The above code results in a rudimentary bar chart:

One weakness of the code so far is the magic number 10, which scales the data value to the appropriate bar width. This number depends on the domain of the data (the maximum value, 42), and the width of the chart (420). To avoid hard-coding the x-scale of 10, you can use D3’s linear scale class, and compute the maximum value from the data:

1 var x = d3.scale.linear()
2     .domain([0, d3.max(data)])
3     .range(["0px", "420px"]);

Although it looks like an object, the x variable here is actually a function that converts data values (in the domain) to scaled values (in the range). For example, an input value of 4 returns “40px”, and an input value of 16 returns “160px”. The output range of the scale in this example are strings, with the appropriate px units for CSS. D3’s automatic interpolators detect the numbers within the strings, while retaining the constant remainder.

The new scale arguably still has a magic number: 420px, the width of the chart. If you want to make the chart resizable, you can inspect the width of the chart container, chart.style("width"). Or, use percentages rather than pixels. In any case, the reusable scale makes the chart specification easier to modify—for example, you can easily replace the linear scale with a log or root scale.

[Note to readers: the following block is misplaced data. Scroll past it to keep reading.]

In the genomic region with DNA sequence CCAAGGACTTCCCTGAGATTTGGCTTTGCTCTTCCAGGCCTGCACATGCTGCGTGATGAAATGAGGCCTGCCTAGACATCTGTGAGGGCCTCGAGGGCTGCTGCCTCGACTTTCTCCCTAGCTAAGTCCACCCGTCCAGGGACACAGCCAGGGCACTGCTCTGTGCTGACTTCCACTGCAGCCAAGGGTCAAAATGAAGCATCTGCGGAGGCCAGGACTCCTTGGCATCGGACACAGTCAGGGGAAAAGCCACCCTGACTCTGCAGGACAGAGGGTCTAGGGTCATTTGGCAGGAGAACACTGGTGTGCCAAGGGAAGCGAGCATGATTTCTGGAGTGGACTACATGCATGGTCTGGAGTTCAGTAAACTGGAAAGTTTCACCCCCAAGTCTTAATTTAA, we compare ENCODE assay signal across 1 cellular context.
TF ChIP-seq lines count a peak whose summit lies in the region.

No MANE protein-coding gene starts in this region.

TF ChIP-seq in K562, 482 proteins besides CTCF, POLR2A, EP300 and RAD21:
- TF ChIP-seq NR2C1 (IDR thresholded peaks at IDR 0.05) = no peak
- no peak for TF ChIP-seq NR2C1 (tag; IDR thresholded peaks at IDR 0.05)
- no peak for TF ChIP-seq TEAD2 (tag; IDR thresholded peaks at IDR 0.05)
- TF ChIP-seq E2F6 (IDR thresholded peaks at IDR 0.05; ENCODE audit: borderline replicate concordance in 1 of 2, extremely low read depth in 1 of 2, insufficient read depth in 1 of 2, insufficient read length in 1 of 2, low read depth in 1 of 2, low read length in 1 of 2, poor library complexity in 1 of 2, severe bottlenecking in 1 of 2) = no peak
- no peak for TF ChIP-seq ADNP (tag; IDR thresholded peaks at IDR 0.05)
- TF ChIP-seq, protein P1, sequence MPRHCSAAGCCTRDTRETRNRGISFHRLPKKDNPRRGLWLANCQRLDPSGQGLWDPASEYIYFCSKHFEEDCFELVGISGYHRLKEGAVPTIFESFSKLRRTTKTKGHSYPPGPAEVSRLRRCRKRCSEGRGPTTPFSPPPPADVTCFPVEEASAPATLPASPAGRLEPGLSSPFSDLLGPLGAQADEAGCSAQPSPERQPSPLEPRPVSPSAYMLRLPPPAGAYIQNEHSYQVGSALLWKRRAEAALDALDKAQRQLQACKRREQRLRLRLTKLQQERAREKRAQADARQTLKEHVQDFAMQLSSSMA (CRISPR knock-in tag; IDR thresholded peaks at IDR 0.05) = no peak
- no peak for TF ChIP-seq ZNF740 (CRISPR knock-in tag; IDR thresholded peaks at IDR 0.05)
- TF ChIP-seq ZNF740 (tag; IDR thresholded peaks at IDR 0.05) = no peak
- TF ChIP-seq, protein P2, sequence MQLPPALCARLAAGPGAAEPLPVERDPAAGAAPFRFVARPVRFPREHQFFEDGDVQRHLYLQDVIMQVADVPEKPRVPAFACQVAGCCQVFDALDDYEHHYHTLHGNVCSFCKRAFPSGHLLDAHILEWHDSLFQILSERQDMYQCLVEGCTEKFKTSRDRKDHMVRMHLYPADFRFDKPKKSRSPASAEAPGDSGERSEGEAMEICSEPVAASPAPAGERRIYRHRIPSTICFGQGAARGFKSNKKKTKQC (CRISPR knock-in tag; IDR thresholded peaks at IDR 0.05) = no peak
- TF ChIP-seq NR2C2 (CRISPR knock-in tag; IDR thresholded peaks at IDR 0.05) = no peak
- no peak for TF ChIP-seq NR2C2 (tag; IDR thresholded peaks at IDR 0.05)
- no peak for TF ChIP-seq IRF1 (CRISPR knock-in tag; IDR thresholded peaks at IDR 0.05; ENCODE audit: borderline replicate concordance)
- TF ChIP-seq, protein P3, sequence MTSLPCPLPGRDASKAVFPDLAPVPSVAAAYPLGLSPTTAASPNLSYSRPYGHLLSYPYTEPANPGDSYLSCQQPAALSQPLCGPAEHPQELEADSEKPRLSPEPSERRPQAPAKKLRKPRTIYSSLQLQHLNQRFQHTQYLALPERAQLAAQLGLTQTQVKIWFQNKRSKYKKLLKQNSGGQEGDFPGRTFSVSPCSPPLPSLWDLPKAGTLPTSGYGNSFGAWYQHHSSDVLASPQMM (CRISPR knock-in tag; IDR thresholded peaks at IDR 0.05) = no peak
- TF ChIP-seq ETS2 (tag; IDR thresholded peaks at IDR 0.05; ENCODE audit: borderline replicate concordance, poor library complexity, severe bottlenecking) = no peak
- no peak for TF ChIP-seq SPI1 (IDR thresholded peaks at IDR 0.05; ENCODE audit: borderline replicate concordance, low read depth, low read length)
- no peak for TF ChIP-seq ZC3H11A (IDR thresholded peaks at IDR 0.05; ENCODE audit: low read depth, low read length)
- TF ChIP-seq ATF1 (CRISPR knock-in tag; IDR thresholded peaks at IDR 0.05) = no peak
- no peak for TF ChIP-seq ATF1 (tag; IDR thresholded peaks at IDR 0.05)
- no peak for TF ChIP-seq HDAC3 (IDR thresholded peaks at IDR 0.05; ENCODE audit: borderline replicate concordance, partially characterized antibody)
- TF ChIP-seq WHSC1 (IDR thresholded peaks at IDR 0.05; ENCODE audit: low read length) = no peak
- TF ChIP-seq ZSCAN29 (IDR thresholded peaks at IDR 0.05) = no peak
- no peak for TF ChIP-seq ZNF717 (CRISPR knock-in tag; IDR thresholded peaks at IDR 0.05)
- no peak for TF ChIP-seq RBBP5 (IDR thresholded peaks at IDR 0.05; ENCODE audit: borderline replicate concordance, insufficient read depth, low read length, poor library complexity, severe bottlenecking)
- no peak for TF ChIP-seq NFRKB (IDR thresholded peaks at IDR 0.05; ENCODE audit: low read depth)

Using the new scale, you can simplify the width style definition:

1 chart.selectAll("div")
2     .data(data)
3   .enter().append("div")
4     .style("width", x)
5     .text(String);

Now, the HTML representation is very concise, but it’s not very flexible. Displaying reference lines in the background, or generating columns rather than bars, is difficult in pure HTML. Chart types such as pies and streamgraphs are practically impossible. Fortunately, there’s a convenient alternative: Scalable Vector Graphics (SVG)!


You use SVG much the same way as HTML, but it offers substantially more flexibility. To start with SVG, create an svg:svg container instead of a div:

1 var chart = d3.select("body")
2   .append("svg:svg")
3     .attr("class", "chart")
4     .attr("width", 420)
5     .attr("height", 20 * data.length);

An immediate difference you will notice with SVG is that the units are implicitly pixels, and thus do not need the “px” suffix. Even with pixels, you can rescale the SVG without losing image quality. You can use percentages for relative positioning, too. To use a numeric range for the x-scale:

1 var x = d3.scale.linear()
2     .domain([0, d3.max(data)])
3     .range([0, 420]);